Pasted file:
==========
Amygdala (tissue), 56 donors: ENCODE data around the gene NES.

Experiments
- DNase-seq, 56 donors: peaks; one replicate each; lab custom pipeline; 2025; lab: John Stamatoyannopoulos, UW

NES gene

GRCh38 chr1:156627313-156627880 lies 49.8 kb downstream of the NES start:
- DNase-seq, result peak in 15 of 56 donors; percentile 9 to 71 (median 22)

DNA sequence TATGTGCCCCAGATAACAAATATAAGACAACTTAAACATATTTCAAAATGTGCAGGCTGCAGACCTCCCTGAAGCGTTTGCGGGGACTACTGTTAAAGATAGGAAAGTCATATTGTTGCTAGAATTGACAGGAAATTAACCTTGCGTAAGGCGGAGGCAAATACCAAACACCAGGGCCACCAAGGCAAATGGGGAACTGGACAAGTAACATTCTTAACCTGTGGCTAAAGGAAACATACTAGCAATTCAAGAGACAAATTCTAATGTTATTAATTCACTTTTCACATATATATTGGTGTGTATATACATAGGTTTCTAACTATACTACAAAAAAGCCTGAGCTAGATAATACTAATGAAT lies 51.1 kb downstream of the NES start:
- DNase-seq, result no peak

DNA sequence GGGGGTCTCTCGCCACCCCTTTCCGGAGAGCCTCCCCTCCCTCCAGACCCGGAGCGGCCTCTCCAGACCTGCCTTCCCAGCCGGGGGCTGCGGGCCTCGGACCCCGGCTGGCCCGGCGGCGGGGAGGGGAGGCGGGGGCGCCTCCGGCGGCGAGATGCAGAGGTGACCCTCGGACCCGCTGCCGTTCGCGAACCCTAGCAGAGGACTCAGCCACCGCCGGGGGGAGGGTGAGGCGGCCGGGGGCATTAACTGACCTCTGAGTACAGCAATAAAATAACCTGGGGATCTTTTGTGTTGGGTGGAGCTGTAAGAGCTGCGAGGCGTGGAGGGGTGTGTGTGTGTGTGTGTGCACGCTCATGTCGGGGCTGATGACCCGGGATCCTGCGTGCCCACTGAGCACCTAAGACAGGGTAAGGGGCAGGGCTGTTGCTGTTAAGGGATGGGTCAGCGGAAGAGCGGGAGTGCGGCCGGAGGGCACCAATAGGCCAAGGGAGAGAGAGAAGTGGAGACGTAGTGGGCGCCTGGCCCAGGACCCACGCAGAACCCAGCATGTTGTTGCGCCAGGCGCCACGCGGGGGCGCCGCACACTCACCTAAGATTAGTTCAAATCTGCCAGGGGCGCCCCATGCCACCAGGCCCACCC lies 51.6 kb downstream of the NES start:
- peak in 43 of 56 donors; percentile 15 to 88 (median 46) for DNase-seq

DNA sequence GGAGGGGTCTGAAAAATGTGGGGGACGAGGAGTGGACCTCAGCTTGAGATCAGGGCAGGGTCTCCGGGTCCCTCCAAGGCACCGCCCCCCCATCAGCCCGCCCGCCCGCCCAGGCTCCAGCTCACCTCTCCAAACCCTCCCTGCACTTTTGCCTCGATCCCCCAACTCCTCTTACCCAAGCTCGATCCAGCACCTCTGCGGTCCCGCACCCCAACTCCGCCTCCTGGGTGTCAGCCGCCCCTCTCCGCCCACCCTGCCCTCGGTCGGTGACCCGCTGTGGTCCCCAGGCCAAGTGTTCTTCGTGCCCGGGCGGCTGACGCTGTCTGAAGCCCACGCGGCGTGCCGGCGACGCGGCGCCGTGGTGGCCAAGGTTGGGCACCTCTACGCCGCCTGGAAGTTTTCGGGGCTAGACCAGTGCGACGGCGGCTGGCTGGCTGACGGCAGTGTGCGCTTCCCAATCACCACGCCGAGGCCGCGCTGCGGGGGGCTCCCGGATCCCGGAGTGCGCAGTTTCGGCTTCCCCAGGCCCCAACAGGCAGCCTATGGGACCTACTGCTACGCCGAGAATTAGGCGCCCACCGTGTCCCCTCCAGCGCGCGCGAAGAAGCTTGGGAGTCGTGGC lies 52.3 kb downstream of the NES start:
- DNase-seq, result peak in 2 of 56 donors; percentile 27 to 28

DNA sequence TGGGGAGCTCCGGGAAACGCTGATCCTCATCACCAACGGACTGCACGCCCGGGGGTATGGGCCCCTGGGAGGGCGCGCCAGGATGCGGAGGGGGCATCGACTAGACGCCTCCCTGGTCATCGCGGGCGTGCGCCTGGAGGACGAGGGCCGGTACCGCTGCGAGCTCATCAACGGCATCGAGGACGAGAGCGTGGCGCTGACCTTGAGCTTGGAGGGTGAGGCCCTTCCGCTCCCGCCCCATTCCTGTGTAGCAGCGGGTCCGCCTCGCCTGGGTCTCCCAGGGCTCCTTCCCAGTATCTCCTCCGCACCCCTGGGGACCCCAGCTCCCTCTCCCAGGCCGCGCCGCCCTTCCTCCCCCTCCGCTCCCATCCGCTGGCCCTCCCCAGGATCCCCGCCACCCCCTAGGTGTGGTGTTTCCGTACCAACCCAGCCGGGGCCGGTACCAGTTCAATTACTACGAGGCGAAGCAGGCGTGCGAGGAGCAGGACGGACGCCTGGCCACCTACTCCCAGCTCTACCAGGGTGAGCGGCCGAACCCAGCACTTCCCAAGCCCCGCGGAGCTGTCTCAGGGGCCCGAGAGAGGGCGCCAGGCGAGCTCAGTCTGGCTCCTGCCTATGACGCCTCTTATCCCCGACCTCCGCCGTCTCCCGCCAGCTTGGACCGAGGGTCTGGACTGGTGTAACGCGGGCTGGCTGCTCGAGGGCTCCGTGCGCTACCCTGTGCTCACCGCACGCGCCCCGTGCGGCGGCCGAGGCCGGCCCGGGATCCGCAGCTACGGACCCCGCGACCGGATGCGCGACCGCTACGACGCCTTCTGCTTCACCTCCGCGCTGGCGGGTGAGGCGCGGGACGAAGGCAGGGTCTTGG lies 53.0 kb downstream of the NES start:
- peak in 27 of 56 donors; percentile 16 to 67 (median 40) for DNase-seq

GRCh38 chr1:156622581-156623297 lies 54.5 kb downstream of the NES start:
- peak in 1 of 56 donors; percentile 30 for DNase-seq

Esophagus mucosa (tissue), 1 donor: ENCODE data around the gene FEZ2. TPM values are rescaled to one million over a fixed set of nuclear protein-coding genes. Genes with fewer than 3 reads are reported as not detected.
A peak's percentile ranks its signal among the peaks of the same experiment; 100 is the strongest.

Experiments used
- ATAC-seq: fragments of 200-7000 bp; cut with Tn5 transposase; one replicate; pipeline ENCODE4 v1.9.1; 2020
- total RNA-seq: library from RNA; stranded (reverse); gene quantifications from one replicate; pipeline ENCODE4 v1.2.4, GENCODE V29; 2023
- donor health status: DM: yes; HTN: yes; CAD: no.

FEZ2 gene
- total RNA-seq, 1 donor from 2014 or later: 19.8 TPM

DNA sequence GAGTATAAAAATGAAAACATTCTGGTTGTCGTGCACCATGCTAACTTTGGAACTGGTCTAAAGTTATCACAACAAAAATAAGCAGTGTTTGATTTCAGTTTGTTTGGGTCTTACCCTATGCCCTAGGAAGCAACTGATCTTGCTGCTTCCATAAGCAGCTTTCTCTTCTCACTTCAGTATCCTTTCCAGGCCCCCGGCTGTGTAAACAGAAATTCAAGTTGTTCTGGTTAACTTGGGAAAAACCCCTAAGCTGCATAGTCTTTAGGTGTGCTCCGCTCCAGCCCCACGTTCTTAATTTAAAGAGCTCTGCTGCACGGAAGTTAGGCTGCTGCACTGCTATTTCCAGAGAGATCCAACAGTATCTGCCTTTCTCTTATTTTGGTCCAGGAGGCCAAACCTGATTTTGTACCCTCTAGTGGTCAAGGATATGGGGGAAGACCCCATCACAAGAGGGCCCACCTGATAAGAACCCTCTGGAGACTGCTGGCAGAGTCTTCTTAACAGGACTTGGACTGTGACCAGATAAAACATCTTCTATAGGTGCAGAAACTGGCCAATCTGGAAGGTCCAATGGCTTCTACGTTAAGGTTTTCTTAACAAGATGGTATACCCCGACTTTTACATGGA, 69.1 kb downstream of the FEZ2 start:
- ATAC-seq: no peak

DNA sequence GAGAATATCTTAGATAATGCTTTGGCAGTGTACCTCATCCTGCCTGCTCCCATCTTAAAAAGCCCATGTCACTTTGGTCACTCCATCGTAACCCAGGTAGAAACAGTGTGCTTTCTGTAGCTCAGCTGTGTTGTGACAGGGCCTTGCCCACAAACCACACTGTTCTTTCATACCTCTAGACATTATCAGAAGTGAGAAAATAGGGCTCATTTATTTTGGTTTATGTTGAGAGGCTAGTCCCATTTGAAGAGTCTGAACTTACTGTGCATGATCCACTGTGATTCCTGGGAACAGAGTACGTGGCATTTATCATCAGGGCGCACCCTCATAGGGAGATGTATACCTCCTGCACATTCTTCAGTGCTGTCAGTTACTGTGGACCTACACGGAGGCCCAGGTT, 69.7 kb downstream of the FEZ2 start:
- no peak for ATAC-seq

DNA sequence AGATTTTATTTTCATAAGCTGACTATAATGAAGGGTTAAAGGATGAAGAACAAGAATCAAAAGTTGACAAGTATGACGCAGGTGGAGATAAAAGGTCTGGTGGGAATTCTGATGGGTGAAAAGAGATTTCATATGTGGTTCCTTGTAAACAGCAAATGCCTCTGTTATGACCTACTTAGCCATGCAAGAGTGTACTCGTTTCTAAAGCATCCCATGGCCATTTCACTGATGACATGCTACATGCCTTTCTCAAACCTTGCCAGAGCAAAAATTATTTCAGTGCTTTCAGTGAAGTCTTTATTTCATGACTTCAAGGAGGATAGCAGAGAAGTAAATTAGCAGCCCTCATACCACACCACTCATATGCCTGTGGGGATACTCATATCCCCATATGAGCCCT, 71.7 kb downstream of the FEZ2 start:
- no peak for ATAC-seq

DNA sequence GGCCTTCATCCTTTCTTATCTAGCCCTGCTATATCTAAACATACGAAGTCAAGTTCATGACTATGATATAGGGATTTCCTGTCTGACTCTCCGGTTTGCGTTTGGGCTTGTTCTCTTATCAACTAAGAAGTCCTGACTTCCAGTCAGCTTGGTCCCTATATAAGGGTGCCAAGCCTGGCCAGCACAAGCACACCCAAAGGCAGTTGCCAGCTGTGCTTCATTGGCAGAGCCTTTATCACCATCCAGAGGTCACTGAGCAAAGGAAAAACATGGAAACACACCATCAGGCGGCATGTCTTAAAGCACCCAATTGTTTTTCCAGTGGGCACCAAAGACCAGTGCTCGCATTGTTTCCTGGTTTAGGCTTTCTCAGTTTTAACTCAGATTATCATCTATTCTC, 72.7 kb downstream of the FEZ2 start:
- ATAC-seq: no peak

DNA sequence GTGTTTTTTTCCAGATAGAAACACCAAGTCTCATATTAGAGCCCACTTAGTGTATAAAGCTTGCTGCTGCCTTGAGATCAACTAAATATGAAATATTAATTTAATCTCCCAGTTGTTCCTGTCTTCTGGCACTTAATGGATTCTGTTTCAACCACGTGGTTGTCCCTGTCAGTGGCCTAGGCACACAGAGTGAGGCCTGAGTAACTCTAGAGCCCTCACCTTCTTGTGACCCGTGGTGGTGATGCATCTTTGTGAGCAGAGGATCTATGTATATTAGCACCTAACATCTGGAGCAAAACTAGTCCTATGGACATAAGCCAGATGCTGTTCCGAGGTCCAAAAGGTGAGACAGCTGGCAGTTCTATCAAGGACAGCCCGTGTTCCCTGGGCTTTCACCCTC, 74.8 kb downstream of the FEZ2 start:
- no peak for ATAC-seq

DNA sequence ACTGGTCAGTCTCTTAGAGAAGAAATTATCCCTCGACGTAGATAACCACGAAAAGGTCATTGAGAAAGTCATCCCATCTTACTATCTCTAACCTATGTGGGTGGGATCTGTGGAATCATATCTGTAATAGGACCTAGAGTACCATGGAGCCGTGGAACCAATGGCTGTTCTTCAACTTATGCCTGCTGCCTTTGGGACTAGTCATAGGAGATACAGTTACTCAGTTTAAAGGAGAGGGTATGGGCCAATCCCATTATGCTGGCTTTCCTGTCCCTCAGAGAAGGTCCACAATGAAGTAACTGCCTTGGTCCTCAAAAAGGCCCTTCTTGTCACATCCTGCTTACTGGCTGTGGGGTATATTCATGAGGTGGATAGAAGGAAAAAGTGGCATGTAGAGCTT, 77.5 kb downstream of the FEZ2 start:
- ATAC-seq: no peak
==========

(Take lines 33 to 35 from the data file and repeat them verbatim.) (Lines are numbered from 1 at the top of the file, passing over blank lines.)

DNA sequence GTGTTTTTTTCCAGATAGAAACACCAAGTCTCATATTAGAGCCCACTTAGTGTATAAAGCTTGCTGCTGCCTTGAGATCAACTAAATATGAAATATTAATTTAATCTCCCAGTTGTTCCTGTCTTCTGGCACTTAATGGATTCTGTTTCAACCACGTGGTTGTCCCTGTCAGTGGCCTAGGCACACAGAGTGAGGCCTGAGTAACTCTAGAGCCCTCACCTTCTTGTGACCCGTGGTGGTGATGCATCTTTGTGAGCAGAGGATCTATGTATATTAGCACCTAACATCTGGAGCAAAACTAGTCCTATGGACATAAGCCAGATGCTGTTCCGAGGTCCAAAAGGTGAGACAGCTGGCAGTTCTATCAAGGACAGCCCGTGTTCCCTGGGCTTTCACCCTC, 74.8 kb downstream of the FEZ2 start:
- no peak for ATAC-seq

DNA sequence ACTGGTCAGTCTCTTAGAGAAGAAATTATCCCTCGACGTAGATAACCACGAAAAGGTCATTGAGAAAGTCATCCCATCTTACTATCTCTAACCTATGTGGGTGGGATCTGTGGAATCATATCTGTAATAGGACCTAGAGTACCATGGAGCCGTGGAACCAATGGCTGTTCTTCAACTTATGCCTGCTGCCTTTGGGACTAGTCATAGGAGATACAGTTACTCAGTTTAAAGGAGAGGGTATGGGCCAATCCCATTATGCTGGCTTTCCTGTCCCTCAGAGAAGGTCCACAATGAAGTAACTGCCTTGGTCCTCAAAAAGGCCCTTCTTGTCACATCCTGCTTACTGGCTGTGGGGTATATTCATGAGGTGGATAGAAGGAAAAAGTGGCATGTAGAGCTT, 77.5 kb downstream of the FEZ2 start: